Aston Martin V12 Vantage Will Be the Last of Its Kind

Aston Martin V12 Vantage Will Be the Last of Its Kind

Aston Martin V12 Vantage Will Be the Last of Its Kind

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It's leaner and meaner, despite being near its end.

Aston Martin

The world used to be filled with magic and mystery and V12 engines. There's still plenty of the former two, but the latter is rapidly going the way of the thylacine, and while we get it -- it's hard to justify the cost and complexity of a big V12 engine in a world where going electric makes a lot more sense -- we're still sad to see them go. 

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One of the last holdouts of V12 engine production has been with its twin-turbocharged 5.2-liter unit in the and, pts terbaik sumatera now, as a farewell, in the , after a 15-year run, according to an announcement made by the company on Wednesday. The 2023 V12 Vantage will be strictly limited to 333 units, and it's already sold out.


Even the interior looks extreme.

Aston Martin

The V12 Vantage also gets some extra goodies for its last go around the carousel. It will be the most powerful ever with 690 horsepower and 555 pound-feet of torque. Those figures, plus new aerodynamic body tweaks mean that this Vantage is good for 200 mph and will make the sprint to 60 mph in 3.4 seconds. An eight-speed ZF automatic transmission is the only gearbox on offer, though Aston claims it's been recalibrated to be more sporty.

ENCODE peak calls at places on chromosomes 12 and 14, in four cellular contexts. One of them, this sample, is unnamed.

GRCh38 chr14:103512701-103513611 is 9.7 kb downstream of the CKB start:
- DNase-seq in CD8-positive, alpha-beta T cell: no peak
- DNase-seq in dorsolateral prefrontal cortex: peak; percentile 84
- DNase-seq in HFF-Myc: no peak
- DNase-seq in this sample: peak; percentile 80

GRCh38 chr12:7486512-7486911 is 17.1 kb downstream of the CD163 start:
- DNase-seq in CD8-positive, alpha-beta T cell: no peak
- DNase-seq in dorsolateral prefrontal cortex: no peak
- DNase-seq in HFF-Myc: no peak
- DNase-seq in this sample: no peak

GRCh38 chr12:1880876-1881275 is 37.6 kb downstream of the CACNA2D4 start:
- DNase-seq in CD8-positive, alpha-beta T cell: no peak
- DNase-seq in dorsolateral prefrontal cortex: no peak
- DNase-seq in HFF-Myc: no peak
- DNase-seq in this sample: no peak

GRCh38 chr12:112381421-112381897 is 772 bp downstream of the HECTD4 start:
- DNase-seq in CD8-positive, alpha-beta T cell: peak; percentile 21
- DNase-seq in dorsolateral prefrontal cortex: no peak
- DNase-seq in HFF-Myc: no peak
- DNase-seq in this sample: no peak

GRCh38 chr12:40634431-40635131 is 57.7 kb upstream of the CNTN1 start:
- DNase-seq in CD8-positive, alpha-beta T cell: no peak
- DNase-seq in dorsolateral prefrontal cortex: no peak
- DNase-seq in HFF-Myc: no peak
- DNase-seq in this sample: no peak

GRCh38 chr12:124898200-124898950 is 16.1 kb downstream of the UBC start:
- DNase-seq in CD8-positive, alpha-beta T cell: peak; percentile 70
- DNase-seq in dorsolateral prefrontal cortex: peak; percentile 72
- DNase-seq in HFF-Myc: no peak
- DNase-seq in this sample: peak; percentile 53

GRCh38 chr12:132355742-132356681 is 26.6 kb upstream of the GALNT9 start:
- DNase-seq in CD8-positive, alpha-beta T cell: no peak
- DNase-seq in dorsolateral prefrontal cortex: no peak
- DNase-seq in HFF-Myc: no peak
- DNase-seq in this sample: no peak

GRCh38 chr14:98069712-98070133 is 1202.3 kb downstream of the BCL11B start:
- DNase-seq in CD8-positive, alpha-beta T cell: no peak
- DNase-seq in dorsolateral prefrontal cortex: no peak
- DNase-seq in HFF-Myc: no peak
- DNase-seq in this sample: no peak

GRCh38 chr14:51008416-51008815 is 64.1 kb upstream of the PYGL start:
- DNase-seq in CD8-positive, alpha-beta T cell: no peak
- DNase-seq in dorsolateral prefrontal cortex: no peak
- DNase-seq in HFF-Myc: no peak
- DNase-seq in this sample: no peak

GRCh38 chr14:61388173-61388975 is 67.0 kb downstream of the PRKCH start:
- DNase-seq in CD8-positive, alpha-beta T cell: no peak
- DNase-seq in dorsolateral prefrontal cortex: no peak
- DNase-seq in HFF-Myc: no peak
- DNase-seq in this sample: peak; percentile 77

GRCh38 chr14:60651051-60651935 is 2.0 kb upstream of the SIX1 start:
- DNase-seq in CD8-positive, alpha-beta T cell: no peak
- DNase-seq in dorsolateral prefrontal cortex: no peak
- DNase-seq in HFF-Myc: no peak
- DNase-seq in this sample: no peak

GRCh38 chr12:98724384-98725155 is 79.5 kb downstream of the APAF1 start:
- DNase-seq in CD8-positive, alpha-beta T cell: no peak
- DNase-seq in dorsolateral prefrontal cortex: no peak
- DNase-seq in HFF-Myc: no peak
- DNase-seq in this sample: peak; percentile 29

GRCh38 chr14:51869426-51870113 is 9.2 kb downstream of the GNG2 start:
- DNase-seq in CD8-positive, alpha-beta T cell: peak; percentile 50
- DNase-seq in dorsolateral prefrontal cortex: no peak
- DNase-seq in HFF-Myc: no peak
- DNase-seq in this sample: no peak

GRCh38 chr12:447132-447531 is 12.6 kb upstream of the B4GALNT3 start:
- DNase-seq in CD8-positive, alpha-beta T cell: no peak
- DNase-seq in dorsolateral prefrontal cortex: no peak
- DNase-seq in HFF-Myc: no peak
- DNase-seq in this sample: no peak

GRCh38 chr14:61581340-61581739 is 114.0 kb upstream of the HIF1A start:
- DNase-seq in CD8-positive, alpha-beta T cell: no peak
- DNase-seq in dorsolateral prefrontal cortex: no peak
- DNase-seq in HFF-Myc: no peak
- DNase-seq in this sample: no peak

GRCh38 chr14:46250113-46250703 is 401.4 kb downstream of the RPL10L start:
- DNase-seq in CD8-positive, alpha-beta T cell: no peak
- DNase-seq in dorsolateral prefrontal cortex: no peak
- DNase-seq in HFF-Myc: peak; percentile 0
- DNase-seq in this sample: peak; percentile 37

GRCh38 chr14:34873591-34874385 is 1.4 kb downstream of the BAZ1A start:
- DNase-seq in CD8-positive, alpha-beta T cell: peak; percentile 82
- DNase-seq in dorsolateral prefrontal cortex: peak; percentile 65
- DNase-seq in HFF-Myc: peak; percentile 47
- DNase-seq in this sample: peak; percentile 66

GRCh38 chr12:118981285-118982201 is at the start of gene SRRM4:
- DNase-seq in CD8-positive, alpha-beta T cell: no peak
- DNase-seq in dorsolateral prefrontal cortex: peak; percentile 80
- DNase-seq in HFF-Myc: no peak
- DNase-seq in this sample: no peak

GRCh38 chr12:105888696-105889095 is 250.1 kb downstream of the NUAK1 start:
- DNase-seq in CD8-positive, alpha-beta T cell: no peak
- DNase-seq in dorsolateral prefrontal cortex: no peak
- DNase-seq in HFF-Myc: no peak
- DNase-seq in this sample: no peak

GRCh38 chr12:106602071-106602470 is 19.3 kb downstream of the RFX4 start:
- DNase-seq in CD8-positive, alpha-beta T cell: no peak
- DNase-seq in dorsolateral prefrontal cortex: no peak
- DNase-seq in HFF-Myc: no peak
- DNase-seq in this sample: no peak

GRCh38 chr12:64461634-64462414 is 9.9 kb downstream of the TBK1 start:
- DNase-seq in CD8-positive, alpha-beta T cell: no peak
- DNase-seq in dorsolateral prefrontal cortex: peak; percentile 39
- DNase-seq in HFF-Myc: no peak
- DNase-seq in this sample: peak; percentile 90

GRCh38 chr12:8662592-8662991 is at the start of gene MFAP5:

Those aero tweaks include a wider body, a big wing at the back and a new, vented hood. The overall look is pretty aggressive, befitting a car wearing the Vantage name, and Aston claims it produces 450 pounds of downforce at 200 mph, which is pretty good for a road car. The majority of the new body bits are made of carbon fiber to help cut weight. Aston also made the exhaust out of 1mm-thick stainless steel tubing to shave nearly 16 pounds off the car compared to the exhaust in the .

Aston has made handling a priority for the V12 car and, as such, has increased its body stiffness by using added bracing for things like the fuel tank, the strut towers and more. Spring stiffness was also increased, so don't expect this thing to ride like a DB11. Carbon-ceramic brakes are standard on the V12 Vantage, which, in addition to resisting brake fade in repeated high-speed stops, also shave around 51 pounds of unsprung weight from the car.

The V12 Astons have been since the DB11 came out, but we are genuinely looking forward to this leaner, meaner swan song of a car, and while we wish it could be had with a different gearbox, we expect it will still be a real experience to drive.

Aston Martin expects customer deliveries of the V12 Vantage to begin in Q2 of this year.

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